Australia — A Victorian trial has heard a Black Saturday bushfire that killed 119 people was “entirely preventable”, caused by the negligence of a power company.
Sam Matthews received no warning that a “fire tornado” was headed for his Victorian home before he was burned to death inside it on Black Saturday, a court has heard.
He had been checking the Country Fire Authority (CFA) website and although there were no warnings about a threat in the area, he was on the phone telling his mother that things could get worse.
“Oh my God, there are flames everywhere,” he told her, before she heard the windows explode.
Carol Matthews wept in the Victorian Supreme Court on Monday as she watched footage of the firestorm that swept through St Andrews and claimed the life of her 22-year-old son on February 7, 2009.
She is leading a class action of more than 10,000 members, suing electricity provider SPI Electricity for compensation, alleging its negligence in failing to maintain power lines sparked the Kilmore East blaze that killed 119 people and destroyed 1242 homes.
Opening what is expected to be a 10-month trial, Robert Richter QC, for Mrs Matthews, said there was no question that SPI had started the blaze.
He said the blaze began in a paddock when a faulty, old, corroded power line snapped, recoiled and became entangled with another wire.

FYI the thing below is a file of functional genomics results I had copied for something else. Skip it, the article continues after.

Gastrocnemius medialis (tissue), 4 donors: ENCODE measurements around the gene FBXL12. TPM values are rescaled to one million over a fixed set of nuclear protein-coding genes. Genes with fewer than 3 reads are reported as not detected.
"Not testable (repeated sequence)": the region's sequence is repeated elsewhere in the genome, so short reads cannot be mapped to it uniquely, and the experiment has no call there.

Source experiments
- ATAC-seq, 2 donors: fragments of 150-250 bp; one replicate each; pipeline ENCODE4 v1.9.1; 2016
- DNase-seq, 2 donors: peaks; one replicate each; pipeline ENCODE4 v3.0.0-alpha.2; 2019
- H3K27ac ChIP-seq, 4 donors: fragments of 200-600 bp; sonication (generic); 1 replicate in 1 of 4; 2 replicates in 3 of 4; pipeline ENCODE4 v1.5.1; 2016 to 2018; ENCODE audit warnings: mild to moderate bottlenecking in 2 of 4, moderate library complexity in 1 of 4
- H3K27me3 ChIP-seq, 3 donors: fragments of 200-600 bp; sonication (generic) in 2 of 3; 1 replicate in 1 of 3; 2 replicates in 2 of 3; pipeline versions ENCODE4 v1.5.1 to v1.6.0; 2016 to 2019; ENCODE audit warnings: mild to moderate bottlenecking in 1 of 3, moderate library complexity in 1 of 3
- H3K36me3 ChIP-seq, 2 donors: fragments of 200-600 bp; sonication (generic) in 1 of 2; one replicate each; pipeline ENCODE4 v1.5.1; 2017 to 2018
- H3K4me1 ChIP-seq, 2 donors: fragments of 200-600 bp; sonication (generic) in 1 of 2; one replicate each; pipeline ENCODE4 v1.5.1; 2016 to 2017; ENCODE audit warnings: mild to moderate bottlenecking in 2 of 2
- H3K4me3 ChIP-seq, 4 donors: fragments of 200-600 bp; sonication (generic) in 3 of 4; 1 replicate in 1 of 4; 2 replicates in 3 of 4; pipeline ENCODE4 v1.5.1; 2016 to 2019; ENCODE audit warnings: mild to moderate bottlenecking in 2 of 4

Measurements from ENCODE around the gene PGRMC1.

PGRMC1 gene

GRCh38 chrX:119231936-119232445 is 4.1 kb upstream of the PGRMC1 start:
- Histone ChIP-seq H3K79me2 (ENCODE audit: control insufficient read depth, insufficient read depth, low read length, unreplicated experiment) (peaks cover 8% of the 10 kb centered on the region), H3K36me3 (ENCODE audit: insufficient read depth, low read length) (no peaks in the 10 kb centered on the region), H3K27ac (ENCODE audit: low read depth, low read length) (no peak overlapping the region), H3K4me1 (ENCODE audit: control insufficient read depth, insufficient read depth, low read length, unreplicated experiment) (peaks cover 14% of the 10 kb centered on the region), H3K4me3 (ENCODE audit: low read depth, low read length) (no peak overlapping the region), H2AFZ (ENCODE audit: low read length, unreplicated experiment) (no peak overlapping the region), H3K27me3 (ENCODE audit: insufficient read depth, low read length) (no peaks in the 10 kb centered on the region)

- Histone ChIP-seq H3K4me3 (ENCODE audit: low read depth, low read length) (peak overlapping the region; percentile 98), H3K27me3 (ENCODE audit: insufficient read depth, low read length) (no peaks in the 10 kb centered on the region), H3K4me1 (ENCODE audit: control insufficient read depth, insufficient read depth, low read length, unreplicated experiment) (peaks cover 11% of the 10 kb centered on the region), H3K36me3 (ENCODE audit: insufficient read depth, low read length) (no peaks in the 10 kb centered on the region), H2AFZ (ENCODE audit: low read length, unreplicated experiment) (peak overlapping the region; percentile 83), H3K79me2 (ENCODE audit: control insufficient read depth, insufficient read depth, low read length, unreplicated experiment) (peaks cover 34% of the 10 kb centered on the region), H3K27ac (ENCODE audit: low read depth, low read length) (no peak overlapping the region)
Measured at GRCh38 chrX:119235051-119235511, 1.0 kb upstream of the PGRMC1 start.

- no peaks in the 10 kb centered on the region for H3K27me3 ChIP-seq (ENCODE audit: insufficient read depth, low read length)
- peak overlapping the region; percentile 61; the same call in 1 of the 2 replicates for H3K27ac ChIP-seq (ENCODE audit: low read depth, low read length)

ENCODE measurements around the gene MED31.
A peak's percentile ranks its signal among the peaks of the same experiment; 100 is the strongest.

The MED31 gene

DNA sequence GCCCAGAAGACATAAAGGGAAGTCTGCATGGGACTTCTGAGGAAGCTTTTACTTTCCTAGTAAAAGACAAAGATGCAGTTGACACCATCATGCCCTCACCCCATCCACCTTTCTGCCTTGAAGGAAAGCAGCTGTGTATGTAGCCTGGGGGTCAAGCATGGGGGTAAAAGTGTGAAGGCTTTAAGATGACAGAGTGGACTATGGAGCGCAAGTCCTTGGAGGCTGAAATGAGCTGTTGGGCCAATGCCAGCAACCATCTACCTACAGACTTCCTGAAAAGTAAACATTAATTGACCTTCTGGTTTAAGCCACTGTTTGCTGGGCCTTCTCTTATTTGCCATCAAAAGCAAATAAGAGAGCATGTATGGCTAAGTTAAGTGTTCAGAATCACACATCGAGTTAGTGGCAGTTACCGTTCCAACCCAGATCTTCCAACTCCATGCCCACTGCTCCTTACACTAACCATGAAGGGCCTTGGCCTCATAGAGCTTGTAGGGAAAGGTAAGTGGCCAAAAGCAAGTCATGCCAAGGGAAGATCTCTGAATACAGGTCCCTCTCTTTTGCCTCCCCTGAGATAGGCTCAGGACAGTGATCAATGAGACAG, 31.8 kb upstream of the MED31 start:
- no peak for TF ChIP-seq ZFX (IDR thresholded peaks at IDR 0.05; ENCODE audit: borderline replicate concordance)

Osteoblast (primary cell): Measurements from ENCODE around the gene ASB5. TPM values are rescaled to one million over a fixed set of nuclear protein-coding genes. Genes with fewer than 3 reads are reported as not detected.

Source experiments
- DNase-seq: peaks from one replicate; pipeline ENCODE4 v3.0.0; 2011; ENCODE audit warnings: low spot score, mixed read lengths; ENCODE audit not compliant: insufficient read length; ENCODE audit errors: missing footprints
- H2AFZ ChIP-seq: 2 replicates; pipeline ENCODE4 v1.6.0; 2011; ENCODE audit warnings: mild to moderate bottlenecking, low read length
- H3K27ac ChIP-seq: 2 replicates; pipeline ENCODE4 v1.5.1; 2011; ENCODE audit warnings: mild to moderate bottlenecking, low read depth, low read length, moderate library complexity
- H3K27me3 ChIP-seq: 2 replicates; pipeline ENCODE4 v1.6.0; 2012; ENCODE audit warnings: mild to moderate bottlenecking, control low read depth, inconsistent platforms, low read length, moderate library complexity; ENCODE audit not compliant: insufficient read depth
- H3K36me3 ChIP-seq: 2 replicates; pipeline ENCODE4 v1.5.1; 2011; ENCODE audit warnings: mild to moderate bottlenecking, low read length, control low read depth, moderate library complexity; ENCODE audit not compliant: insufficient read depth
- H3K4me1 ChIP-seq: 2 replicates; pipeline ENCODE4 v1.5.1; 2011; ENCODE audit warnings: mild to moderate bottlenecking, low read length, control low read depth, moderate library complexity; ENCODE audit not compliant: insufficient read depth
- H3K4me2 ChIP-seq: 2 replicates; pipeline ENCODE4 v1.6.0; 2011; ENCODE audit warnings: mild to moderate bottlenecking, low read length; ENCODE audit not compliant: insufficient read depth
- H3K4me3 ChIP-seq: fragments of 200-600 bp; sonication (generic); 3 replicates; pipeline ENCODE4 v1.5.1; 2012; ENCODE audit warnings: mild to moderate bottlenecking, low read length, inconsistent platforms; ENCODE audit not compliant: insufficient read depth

“This fire was entirely preventable,” he told Justice Jack Forrest on Monday.
“With known and reasonable steps taken in time, SPI could and should have prevented it.”
SPI proposes the power line failure was caused by a lightning strike.
Mr Richter said the failed power line was 43 years old and SPI should have expected that it would have been struck by lightning several times over the period, causing fractures.
“They knew the importance of scheduled replacement of old assets in high-risk bushfire areas,” he said.
“SPI might be right when they said we did nothing to cause the conductor to fail on that day.
“It’s true, they did nothing.
“That’s precisely why this action is being brought.”
Mr Richter said SPI was unaware of information critical to the condition of its conductors.
They had no record that the line, which had previously failed, was corroded, degraded and had been damaged by previous lightning strikes, he said.
SPI had a “run to failure” policy which was part of their reactive strategy to maintenance, he said.
“SPI had no pre-emptive program in place for replacing aged, damaged or at risk conductors before they failed and fell to the ground,” the court heard.
Mr Richter said in the seven years before Black Saturday, SPI underspent on maintenance by $95 million, despite making more money.
The Kilmore East blaze could have been prevented if SPI had followed its own policy and installed $300 worth of vibration dampers to the line to stop it from breaking, he said.
The group is also suing the CFA, police and environment department for failing to warn them of the blaze.
Jenny Clarke, who lost her son and two grandchildren when her Kinglake home was destroyed, said they would have fled if they were warned.
“At five o’clock … we were sitting with a glass of wine on the balcony. At six o’clock the house burnt to the ground,” she said.